Sights to See: Salt Lake City’s Most Unique Buildings

Looking for the best sights to see in Salt Lake City? You may want to consider visiting these Instagram worthy spectacular buildings. There are many unique structures found throughout the city, m...

Sights to See: Salt Lake City’s Most Unique Buildings

Looking for the best sights to see in Salt Lake City? You may want to consider visiting these Instagram worthy spectacular buildings. There are many unique structures found throughout the city, many of which have ties to The Church of Jesus Christ of Latter-Day Saints, which is a trademark the state of Utah is known for. Whether you are religious or not, there is not doubt these are some of the most beautiful, fascinating architectural designs in the state. Let’s take a tour of the most notable buildings in Salt Lake City.

1. The Salt Lake City LDS Temple

The best known attraction would arguably the most visited location in Utah, the Salt Lake LDS Temple located at the heart and center of Salt Lake City in Temple Square at 50 N West Temple, Salt Lake City, Utah 84150. This temple is so significant to the Salt Lake area that the city’s streets are measured and named by distance from the temple going north, south, east or west. The Salt Lake Temple is the tallest and largest temple of the Church of Latter Day Saints at 253,000 square feet.

Thousands make their way to this temple to walk through the gardens, take in the scenery and snap photos all year long. The Salt Lake Temple is at its busiest during the holiday season from mid November to early January when all of Temple Square is highlighted and decorated with an enormous amount of Christmas lights. For more on Temple Square visit  Relax at Temple Square.

2. Utah State Capitol Building

Not only is the Utah State Capitol Building the home of the Utah state government, it is also one of the most beautiful buildings in the state inside and out. The capital is located just above Temple Square at 350 State St, Salt Lake City, UT 84111.The Utah State Capitol was built in 1916 using materials found right in the state of Utah, including granite and copper from Little Cottonwood Canyon. Along with the beautiful interior, the exterior of the building has a lot to offer. There is a large lawn, flower gardens and statues surrounding the buildings making this a perfect place to take pictures. You can even drive up or take a short hike to Ensign Peak, above the capital to see one of the best overlook views of the Salt Lake Valley.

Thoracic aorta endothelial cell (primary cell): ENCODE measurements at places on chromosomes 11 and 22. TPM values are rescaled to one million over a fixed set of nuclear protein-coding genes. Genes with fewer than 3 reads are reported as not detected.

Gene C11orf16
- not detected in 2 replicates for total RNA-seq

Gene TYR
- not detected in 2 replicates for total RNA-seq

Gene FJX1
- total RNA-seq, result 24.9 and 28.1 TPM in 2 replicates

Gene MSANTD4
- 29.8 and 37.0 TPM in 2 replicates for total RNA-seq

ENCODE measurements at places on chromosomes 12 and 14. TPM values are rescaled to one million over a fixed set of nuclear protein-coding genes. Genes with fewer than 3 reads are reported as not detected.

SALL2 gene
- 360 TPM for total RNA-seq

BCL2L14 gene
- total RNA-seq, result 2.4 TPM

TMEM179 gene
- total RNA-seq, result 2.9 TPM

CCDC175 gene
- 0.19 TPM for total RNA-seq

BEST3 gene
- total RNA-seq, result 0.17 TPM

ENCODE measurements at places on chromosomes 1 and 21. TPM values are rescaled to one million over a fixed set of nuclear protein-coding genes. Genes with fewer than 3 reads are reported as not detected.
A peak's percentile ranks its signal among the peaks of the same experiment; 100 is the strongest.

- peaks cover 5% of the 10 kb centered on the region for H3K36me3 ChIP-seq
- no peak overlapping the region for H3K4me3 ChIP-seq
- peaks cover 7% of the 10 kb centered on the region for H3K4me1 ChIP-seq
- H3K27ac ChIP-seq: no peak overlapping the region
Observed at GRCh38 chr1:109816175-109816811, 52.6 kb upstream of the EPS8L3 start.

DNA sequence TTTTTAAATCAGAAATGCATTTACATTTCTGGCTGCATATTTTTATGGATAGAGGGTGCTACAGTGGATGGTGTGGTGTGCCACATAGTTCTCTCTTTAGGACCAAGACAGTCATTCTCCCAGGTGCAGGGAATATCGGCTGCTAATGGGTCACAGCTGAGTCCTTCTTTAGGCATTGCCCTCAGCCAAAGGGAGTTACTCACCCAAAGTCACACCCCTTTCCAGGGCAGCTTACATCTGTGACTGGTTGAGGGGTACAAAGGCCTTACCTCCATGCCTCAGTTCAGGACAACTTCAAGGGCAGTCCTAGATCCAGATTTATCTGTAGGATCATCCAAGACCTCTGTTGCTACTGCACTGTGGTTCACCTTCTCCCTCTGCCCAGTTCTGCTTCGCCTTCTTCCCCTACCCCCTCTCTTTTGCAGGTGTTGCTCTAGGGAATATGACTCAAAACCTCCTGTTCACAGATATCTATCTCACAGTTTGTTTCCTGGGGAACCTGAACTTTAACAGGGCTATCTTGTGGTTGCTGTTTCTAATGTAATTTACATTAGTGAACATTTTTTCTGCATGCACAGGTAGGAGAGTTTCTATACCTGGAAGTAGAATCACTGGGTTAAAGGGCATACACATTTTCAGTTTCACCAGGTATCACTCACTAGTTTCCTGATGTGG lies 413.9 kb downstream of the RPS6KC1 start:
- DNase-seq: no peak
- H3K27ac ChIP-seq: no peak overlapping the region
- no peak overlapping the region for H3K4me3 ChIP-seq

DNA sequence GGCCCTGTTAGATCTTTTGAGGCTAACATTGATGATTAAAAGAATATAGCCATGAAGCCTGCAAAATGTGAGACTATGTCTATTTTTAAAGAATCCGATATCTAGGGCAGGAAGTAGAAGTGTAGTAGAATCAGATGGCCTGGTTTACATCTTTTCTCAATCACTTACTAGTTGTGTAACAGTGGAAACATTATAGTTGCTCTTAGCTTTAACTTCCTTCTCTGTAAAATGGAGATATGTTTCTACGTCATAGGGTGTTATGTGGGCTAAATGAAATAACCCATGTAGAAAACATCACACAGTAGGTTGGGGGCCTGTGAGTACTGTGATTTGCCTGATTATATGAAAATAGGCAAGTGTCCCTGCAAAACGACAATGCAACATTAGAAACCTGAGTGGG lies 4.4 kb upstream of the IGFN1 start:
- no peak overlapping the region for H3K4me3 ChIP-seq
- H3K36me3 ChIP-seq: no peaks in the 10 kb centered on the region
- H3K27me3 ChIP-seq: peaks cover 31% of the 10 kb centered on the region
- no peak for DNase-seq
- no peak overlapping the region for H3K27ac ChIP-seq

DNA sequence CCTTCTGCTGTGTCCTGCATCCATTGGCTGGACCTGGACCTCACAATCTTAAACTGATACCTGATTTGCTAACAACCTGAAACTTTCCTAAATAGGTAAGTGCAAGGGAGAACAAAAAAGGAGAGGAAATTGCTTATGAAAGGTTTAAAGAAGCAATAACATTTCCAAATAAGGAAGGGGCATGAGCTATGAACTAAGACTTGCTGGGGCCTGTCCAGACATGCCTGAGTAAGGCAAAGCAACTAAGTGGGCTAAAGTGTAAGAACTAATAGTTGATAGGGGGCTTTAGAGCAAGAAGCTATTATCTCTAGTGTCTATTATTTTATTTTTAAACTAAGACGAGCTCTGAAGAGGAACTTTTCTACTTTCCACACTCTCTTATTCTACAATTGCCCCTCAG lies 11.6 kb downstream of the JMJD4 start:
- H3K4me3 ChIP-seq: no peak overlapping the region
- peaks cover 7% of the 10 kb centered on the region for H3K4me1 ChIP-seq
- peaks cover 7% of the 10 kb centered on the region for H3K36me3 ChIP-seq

For more information on this view sport visit Ensign Peak Hike. If you would like to learn more about hikes with great views of the city please visit Salt Lake’s best hikes with a view.

3. The Cathedral of the Madeleine

The Cathedral of the Madeleine is a Roman Catholic inspired cathedral with mesmerizing interior and exterior. This building is found just a couple blocks down from the LDS Temple and the Utah State Capitol Building, located at 331 E S Temple, Salt Lake City, UT 84111. It took nine years to fully build this enormous cathedral, it can be noted that the outside of the building was created with Romanesque influences whereas the inside is a representation of Gothic style. Although this is one of Utah’s most Iconic buildings, it is still an actual running Catholic cathedral including full religious mass services, wedding services, choir and organ recitals and more.

4. Natural History Museum of Utah

Natural History Museum of Utah is known for actively having great exhibits throughout the year enjoyable for both adults and children. Along with great activities going on inside of the building, the outside also has lot to offer.  The Natural History Museum of Utah sits right next to the Bonneville Shoreline Trail, a very popular hiking and running destination. Due to its location, it has gorgeous scenery by the mountains, especially in the winter when there is snow covering its’ surroundings. The building itself has  a very modern look and feel to it with the incorporation of glass walls and many horizontal mismatched bands to illustrate rock formations seen throughout the state of Utah. The copper used to define these layered textured walls was all mined from Utah’s own Kennecott Copper Canyon Mine.

To learn more about the exhibits currently on display visti The Natural History Museum of Utah

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